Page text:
AB: Chest infection with bacterial pneumonia is a common presentation to A&E. Those with infections for four to five days may be less contagious as the infection may be deep in lung tissues. Those with COPD may have mixed viral and bacterial infections. There are currently no specific biomarkers for bacterial sepsis validated by peer review research. The current combination at A&E triage is a) Patient appearance, b) Vital signs (NEWS2 score) and c) the biomarker C-reactive protein (CRP). We use the Sepsis 3 guidelines (Glasgow Coma Score, Respiratory Rate and Systolic Blood Pressure) together with NEWS2 and CRP to direct our decision to prescribe immediate antibiotics.
What impact are you looking for in new point-of-care testing?
AB: It would have to help accelerate the decision-making process and add a greater level of certainty which would be reflected in specificity. We already know that CRP above 20mg/L is sensitive to all-cause infection, but not very specific. Cultures are too slow for A&E. CRP is our most widely researched biomarker and the one for which we have the most knowledge. All infection begins with inflammation but not all inflammation means infection. This means there is an overlap of immune response with humoral and cell-based factors at play. Any test would also need to cover the “illness timescales” which for infection could be the first six hours or ongoing for days with test results elevated on day one, changing over time.
Based on the challenges with current diagnostic tests for acute infection and sepsis that you described before; do you think that a host immune response-based point-of-care testing could work in the A&E?
TC: With new technology, there is always an element of faith. Even if the test concept makes sense, it can be tricky to change methodologies. It all comes down to the evidence you can present. Evidence of performance. Evidence of utility and of course value for money.
AB: It would have to demonstrate that it was better than the current standard of testing for infection as described above with a mix of clinical assessment, vital sign scores and the biomarker CRP. A rapid result is important due to patient volumes, and it would need to show superiority to those biomarkers we understand e.g. CRP and the newer biomarkers like Interleukin 6 and PCT. We know that different levels of CRP are associated with the type of infection and possible prognosis depending on the time from infection onset and level. I use CRP in the A&E department to gauge risk after the clinical assessment, but like everything in medicine they are not watertight “rules”.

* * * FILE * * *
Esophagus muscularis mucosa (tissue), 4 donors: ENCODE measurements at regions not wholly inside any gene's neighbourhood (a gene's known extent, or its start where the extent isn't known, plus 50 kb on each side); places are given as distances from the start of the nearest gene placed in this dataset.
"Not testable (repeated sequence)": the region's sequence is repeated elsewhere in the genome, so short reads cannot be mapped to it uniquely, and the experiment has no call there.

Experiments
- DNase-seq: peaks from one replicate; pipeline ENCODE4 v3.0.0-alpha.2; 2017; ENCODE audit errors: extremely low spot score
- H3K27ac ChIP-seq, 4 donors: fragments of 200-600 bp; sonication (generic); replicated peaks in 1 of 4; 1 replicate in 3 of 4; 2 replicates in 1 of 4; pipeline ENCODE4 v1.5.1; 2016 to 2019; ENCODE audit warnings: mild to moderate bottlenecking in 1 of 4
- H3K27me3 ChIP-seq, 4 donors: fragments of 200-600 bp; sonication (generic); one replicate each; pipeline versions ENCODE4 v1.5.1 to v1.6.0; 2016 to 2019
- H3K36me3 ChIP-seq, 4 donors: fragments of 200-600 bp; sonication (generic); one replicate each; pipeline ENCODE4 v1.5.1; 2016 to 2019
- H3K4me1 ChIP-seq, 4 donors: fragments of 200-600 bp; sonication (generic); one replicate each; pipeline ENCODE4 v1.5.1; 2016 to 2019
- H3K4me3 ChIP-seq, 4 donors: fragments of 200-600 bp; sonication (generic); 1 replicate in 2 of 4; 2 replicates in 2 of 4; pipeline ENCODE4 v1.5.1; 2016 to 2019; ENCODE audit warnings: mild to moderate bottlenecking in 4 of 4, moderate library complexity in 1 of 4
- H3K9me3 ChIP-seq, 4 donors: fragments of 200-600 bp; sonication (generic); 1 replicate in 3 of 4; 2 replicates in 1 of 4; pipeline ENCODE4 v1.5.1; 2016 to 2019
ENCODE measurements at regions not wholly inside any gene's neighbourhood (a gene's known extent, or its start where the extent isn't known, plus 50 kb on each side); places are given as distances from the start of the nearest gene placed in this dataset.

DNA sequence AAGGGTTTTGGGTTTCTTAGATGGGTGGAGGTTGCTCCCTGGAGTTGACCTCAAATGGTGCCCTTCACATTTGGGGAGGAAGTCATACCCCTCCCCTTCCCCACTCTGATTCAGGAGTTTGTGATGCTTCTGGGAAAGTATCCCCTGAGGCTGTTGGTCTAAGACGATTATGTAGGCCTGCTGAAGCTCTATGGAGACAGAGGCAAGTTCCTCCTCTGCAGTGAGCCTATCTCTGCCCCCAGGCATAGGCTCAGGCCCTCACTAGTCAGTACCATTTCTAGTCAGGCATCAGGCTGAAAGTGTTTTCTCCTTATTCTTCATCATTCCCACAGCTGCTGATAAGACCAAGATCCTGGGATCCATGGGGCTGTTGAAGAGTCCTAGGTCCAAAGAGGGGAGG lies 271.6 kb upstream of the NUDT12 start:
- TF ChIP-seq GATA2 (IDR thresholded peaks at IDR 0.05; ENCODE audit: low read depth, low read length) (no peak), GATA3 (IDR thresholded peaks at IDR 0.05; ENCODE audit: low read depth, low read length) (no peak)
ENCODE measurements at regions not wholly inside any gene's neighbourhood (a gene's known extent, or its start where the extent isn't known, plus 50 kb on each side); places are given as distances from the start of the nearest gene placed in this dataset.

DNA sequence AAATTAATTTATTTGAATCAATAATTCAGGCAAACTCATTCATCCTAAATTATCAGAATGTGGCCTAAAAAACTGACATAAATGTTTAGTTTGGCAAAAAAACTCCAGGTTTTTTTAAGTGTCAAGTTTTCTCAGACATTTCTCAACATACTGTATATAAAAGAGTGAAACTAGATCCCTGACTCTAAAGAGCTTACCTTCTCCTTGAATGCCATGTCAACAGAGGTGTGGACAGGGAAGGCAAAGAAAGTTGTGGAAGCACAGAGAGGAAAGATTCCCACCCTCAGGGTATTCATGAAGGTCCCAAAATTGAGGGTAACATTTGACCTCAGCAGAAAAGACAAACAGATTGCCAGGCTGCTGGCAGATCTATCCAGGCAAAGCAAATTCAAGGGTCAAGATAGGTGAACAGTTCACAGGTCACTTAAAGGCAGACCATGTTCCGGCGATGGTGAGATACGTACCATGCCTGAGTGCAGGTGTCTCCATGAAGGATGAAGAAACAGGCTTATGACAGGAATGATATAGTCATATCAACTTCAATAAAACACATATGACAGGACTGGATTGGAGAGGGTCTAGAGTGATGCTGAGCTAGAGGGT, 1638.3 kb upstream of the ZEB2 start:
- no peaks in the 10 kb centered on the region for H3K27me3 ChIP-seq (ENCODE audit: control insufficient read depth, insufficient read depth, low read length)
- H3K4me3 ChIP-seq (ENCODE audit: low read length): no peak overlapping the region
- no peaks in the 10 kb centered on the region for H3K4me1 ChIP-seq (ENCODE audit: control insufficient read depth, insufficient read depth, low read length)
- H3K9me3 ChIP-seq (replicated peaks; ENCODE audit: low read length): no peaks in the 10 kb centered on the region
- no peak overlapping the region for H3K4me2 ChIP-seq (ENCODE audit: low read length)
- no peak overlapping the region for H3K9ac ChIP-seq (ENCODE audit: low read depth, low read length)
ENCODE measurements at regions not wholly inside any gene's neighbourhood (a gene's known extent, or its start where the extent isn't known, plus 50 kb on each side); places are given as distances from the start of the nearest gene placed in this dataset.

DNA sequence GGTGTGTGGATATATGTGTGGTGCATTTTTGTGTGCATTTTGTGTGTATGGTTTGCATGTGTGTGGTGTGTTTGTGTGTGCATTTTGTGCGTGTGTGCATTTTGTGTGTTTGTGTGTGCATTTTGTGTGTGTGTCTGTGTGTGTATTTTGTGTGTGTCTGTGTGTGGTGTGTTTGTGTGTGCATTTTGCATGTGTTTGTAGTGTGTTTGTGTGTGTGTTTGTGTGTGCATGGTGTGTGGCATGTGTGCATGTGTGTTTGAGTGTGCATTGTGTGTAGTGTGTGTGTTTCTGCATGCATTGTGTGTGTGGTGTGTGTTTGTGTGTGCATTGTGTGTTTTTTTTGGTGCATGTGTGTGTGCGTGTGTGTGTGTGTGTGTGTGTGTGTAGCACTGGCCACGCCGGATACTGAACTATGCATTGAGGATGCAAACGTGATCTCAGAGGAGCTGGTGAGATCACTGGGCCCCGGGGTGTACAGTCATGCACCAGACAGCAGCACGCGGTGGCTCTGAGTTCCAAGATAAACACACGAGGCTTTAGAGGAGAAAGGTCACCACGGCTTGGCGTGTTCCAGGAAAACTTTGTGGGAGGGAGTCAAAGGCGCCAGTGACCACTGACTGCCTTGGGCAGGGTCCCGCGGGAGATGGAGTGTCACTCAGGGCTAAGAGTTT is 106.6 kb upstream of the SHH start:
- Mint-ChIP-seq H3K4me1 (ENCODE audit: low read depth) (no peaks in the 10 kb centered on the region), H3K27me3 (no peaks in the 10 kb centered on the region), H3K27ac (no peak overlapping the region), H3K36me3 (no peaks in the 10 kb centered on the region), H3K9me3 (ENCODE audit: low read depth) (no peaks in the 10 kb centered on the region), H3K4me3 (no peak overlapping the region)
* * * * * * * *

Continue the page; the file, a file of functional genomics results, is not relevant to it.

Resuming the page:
Is the NHS in a position to adopt novel technologies, especially in the A&E?
TC: If the test could demonstrate performance superior to current best practices and impact key indicators, there is always an appetite to innovate. The A&E is critical and under pressure. Technologies that can be shown to accelerate or change a pathway should be considered, as flagging the high-risk patients in a crowded A&E department, literally packed, is really hard.
AB: I am not a fan of the length of stay as a measure of good clinical practice when researching point of care. Finding the sickest in a crowded department is a better measure. Any test that flags up those at high risk, in my book, is a valid piece of kit. You may identify a urine infection within five minutes, but if the wait to see a doctor is 12 hours, you’ll still wait 12 hours. The troponin cardiac biomarker is a good example of this high-risk biomarker that promotes early treatment even with long inpatient bed delays. A measure of severity is interesting. Having information about a relatively well-looking patient that may have some underlying high-risk condition, maybe acute abdominal infection e.g. appendicitis would be a great asset as a point of care device and if that kit signals a severity score of e.g. four out of five for high-risk necrosis, then that’s a massive bonus. If point-of-care testing can do all that, it would be a credit to the researchers and manufacturers.
Inflammatix, Inc. has partnered with Pro-Lab Diagnostics to bring our ground-breaking new test, to clinicians in the UK first upon receipt of the UKCA mark.
 NHS England, https://www.england.nhs.uk/2022/11/hundreds-of-beds-taken-up-by-flu-patients-every-day-ahead-of-winter/ accessed 6th December, 2022
 Features may change during the development process. Products in development, are not for sale and do not have marketing approval or clearance from regulatory authorities in any jurisdiction.
 The optimization and biological significance of a 29-host-immune-mRNA panel for the diagnosis of acute infections and sepsis. He et al. Journal of Personalized Medicine, 2021